Skip to content
Permalink
Branch: master
Find file Copy path
Fetching contributors…
Cannot retrieve contributors at this time
108 lines (61 sloc) 11.9 KB

Modelling and Persistence

Kithe provides a base for some modelling of some key domain objects, that is influenced by and based on (but does not completely match) PCDM and traditional hyrax/samvera domain modelling.

Kithe provides three classes of models: Work, Asset, and Collection.

They all live in the postgres database; using ActiveRecord single-table inheritance, they actually all live in the same kithe_models database, with the parent ruby class Kithe::Model. This is meant to support hetereogenous assocications and fetches in convenient and high-performance ways.

Kithe::Work is the basic unit of interest for a digital collections/repo app. It might represent a scanned book; a photograph or set of photographs; a PDF dissertation (possibly with accompanying material); etc. An app is expected to have one (or more) custom sub-classes of Kithe::Work, with custom defined metadata. (See "attr_json and custom app classes" section below) In addition to metadata, each work can have zero or more attached children/members, which can be either other Works or Assets, and have an order. A Work may belong to zero or more Collections.

  • A Kithe::Work can have a representative member, an Asset or child work to be used as a thumbnail etc. See Work Representative guide

  • All kithe model objects have a position attribute, which can be used to order objects in the one-to-many members association from it's parent.

Kithe::Asset represents a single ingested file (digital object), and metadata (technical, descriptive, whatever) about it. Each Asset normally belongs to exactly one parent Work, which it is a member of. An Asset is allowed to have no parent, mainly intended for ingested Assets waiting for assignment.

  • Assets additionally have "derivatives" (thumbnails, transformations), which are usually automatically generated. See Derivatives Guide

  • Kithe::Asset roughly corresponds to a samvera "FileSet" plus it's "File" object. In PCDM terms, it's kind of an "Object" combined with a single "File". Unlike in samvera/PCDM, an Asset belongs to at most one parent work. This makes the implementation a lot simpler, easier to make performant, and allows an Asset to more easily inherit certain things, like permissions, from it's parent. We believe this is sufficient for a large swath of apps; an app that needs a many-to-many children/membership relationship might have to add that modelling itself, although existing kithe associations such as contains may be re-purposable.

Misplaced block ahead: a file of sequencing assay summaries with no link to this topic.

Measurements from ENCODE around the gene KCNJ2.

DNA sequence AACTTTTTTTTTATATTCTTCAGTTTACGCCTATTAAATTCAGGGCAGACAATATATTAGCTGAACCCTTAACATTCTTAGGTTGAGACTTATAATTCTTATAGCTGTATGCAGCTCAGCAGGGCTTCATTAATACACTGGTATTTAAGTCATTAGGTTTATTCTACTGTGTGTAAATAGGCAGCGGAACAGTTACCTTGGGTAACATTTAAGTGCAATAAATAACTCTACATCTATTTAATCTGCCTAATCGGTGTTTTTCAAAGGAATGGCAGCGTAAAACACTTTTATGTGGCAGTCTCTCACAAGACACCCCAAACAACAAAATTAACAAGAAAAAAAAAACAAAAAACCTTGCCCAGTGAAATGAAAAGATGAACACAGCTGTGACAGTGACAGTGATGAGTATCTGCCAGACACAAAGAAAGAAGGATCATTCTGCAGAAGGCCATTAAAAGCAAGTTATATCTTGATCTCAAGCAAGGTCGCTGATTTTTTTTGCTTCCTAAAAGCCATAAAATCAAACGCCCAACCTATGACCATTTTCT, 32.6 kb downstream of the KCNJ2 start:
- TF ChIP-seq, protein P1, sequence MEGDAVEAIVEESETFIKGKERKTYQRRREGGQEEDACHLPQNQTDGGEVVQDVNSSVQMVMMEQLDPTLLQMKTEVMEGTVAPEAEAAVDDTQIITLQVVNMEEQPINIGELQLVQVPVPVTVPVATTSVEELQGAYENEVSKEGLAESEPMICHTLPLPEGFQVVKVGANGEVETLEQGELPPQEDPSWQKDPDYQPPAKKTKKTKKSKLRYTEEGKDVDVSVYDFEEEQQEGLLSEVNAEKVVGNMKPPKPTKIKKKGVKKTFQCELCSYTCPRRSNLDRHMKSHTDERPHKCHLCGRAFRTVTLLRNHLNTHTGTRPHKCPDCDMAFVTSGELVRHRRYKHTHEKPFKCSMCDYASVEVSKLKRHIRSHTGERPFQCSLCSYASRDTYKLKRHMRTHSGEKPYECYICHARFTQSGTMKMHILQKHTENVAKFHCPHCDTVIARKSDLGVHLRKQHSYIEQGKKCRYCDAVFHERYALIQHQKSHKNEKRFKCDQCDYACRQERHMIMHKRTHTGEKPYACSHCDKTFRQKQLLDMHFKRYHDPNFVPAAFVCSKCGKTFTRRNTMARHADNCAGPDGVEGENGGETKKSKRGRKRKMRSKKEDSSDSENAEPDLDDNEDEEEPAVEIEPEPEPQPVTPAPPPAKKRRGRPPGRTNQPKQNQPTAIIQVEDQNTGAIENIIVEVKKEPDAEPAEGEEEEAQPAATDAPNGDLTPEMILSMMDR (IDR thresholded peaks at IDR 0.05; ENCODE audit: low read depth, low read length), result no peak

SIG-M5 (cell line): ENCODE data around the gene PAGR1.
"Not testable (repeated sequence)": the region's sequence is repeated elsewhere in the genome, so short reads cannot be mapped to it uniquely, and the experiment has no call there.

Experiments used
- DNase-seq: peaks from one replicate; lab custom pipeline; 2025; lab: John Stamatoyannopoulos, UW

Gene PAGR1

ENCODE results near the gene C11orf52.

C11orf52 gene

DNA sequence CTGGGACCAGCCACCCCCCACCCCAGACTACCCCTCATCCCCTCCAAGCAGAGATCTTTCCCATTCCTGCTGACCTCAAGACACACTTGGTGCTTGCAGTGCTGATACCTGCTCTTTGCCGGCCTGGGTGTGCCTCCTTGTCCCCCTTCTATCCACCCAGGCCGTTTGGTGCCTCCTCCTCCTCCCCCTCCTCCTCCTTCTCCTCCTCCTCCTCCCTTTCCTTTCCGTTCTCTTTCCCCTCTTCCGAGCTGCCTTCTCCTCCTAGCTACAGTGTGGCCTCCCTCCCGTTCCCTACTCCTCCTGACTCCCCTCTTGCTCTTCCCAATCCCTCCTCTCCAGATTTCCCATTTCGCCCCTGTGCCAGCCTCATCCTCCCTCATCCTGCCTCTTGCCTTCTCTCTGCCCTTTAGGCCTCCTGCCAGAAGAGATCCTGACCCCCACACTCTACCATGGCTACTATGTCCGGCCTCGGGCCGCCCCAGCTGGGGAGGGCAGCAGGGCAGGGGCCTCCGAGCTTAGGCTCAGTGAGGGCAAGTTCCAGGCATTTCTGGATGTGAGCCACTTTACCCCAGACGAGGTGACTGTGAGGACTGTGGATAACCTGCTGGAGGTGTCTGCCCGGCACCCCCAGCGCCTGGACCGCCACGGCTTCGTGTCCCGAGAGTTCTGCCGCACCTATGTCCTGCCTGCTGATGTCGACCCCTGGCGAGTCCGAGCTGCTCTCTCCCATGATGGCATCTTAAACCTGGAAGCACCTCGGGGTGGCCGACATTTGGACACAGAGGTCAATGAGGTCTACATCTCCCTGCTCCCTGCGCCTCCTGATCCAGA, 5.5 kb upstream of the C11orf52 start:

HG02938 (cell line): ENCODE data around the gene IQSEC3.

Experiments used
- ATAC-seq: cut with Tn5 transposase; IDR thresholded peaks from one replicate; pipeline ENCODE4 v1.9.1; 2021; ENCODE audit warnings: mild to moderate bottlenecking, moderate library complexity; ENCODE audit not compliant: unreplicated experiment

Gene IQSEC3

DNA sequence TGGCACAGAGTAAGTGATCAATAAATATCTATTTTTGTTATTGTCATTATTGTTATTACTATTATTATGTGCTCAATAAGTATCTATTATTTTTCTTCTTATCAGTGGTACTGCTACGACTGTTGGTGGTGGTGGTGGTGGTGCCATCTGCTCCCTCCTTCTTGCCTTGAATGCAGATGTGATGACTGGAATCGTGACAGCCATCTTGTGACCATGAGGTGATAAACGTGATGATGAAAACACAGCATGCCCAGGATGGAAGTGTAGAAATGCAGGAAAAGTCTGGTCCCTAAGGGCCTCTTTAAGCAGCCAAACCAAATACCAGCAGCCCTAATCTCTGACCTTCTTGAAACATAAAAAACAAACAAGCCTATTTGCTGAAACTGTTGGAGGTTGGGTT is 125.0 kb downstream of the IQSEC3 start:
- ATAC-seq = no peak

• It is expected you will have at least one subclass of Kithe::Asset. This is where you define derivatives, and other customizations here.

  • An Asset can belong to a Collection through the member/parent association, possibly for custom use for collection thumbs or other metadata. This is not intended for ordinary collection "membership" though.

Kithe::Collection is a group of Kithe::Works. The association between collection and work is many-to-many, a work can be in several collections. This can use an n-to-m join-table "contains" association. A work has contained_by association; a collection has a contains association to it's member works.

  • You may have one or more custom sub-classes of Kithe::Collection in your app if you'd like to add additional metadata fields or behavior or different collection types.

  • The "contains" association is actually generically defined on all Kithe::Models, an instance of kind of model can contain/be contained by any other. We haven't tried to put limitations on this in case it seems useful for other purposes to have a generic many-to-many-with-join table association. But it's motivating use-case is collection-work association. You may want to establish additional validation limits in your app if necessary.